ANCHORAGE, Alaska (AP) — Anchorage residents will be given an opportunity to vote on a proposed property tax hike to fund technology upgrades for the city’s police department.
The Anchorage Assembly voted Tuesday to place the levy on the April 6 municipal ballot, Anchorage Daily News reported.
The tax revenue would fund equipment including body-worn and in-car police cameras and update a computer-aided dispatch and record management system that the resolution said is nearing the end of its life span and “at risk of catastrophic failure.”
The assembly also passed a resolution dedicating $250,000 in municipal funds from the 2021 budget to begin implementing the technology upgrades.
The tax increase is capped at $1.84 million and would complete the funding for the technology overhaul.
The increase would result in a property tax increase of about $5.32 per every $100,000 in assessed value.
“It’s just the start of really building a legacy piece of infrastructure for APD that will be to the benefit of our community,” assembly member Meg Zaletel said.
Community groups, including the Alaska Black Caucus, have asked for more transparency and accountability from Anchorage police for years. Calls from the community and assembly for the department to implement body-worn cameras increased following the killing of George Floyd.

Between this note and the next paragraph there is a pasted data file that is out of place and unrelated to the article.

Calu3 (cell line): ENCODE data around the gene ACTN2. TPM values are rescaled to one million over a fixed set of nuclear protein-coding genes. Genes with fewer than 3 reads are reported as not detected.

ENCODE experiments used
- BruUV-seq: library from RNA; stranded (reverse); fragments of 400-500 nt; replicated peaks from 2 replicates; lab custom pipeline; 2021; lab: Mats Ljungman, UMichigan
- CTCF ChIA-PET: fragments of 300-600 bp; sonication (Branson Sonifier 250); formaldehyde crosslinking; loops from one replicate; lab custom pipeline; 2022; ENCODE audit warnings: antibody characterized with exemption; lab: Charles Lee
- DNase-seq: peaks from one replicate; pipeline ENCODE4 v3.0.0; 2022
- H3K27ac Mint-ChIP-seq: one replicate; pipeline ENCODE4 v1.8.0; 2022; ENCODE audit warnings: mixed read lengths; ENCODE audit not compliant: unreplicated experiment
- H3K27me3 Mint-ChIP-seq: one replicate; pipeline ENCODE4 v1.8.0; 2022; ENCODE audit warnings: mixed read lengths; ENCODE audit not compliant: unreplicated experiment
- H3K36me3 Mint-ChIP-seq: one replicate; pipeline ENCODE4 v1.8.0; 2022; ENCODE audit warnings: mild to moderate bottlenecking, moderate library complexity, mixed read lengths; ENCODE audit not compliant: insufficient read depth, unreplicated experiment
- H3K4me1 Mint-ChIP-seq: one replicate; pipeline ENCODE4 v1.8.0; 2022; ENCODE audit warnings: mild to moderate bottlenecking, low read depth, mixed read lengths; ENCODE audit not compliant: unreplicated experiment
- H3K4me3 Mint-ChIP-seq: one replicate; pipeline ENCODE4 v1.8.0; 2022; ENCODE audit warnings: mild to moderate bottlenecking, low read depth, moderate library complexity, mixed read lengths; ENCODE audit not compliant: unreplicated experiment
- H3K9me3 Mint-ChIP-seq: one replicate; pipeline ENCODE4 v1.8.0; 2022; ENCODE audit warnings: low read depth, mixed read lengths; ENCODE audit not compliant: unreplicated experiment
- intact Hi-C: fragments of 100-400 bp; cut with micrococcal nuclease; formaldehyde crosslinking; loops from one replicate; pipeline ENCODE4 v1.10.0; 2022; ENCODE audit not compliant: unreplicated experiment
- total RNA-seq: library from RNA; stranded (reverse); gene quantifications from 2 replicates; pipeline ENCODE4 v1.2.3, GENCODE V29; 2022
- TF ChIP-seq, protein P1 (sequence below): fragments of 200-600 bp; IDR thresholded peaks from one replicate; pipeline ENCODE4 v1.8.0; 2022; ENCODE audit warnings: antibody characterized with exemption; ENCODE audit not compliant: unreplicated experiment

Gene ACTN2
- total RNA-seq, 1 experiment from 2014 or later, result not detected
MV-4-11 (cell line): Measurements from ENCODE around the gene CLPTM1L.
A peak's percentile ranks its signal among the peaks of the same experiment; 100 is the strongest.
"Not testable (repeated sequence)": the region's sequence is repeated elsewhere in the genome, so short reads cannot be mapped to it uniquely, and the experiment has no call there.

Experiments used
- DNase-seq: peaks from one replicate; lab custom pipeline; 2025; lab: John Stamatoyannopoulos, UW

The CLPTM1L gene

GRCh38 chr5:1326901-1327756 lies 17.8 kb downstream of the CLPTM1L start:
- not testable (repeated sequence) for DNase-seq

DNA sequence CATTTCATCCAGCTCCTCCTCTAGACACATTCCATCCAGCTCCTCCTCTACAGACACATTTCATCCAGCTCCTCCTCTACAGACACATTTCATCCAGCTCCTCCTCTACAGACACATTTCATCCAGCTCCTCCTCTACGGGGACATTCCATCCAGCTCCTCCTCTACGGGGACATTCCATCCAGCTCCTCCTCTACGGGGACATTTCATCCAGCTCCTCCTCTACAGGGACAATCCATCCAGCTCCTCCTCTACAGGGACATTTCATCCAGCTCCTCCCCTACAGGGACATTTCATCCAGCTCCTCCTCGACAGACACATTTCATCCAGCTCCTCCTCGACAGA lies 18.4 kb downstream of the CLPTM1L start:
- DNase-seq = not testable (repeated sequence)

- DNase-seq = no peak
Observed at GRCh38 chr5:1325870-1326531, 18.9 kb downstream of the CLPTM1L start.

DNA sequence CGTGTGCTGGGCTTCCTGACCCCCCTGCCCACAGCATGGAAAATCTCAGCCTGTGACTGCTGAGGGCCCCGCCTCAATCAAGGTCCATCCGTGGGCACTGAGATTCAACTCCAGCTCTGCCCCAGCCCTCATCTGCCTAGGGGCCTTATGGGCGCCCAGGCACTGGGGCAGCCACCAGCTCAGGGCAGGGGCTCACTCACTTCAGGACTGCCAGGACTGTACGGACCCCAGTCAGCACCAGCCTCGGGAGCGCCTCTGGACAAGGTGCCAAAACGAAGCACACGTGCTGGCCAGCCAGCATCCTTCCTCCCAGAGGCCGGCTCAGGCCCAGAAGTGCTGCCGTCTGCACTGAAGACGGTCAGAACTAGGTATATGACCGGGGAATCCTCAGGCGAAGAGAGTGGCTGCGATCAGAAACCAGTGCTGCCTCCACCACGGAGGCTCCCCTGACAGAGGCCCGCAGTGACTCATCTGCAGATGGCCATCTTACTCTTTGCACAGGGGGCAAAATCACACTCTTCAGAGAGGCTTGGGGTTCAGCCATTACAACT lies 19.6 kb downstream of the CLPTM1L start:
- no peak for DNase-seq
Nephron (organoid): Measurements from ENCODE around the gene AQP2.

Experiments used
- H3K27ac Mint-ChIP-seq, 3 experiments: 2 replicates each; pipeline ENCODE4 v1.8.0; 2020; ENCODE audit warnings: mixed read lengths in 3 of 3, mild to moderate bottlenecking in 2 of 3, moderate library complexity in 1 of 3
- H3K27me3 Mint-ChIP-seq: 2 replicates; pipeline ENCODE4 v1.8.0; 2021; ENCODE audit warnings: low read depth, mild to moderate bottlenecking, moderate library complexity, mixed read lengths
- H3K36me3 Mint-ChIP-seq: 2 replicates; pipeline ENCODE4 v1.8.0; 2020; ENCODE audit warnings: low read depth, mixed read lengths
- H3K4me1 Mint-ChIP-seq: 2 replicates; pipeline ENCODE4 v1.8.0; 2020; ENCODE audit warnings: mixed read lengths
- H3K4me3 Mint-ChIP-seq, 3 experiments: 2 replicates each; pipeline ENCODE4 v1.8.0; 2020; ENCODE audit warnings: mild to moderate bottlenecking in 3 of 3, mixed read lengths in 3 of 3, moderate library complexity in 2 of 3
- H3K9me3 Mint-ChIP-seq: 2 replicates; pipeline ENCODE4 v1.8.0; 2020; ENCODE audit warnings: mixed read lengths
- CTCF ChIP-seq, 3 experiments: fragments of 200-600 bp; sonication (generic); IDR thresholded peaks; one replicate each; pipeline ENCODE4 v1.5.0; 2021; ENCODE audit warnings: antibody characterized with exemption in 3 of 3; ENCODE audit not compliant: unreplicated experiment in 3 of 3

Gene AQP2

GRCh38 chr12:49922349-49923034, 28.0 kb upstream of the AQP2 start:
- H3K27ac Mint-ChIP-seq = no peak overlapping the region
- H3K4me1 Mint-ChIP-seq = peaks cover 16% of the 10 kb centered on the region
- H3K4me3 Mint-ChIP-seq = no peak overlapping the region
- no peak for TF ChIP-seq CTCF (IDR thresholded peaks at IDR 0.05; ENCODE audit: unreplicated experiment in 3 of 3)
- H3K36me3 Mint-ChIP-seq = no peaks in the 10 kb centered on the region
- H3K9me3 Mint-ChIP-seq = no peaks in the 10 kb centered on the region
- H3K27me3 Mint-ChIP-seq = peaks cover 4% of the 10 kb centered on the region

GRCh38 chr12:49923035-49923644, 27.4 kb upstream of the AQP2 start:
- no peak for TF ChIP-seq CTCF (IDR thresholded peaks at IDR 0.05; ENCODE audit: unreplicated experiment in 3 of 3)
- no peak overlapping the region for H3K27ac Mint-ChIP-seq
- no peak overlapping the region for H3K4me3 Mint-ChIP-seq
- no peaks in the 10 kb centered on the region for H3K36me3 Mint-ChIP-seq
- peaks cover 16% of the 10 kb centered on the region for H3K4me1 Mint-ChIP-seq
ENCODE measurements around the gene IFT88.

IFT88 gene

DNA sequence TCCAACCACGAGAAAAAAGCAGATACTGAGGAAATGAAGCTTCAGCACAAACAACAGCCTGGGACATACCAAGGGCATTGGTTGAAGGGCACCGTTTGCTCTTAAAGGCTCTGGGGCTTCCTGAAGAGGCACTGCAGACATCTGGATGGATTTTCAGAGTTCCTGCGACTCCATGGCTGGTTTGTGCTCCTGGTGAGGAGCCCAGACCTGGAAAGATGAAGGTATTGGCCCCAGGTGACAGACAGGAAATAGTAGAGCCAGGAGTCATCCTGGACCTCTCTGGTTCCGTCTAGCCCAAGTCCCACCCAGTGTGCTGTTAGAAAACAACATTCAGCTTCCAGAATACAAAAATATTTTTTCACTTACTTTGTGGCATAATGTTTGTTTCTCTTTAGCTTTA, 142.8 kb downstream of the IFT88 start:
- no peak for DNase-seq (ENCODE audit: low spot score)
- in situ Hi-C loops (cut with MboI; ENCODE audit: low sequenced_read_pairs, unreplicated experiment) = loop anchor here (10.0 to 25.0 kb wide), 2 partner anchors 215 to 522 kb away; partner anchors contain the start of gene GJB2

Floyd, a Black man, died May 25 after a white Minneapolis police officer pressed his knee on Floyd’s neck while he was handcuffed and lying on the ground. His death prompted protests across the U.S. and around the world against police brutality and racial injustice.
Anchorage Police Chief Justin Doll has said the department supports introducing body cameras but the initiative so far has been too expensive. The police department would lease the necessary equipment and technology to keep up with upgrades and reduce maintenance costs.
Assembly member Christopher Constant said the equipment will protect residents from abuses by police and also safeguard officers from unfounded allegations of mistreatment or abuse.
Assembly members Crystal Kennedy, Jamie Allard and Kameron Perez-Verdia voted against placing the tax hike on the ballot, saying the equipment appropriation should come from current municipality funds, not taxpayers.
“I truly do believe that if the will was there, we could identify existing funding within our operating budget to fund this now,” Perez-Verdia said.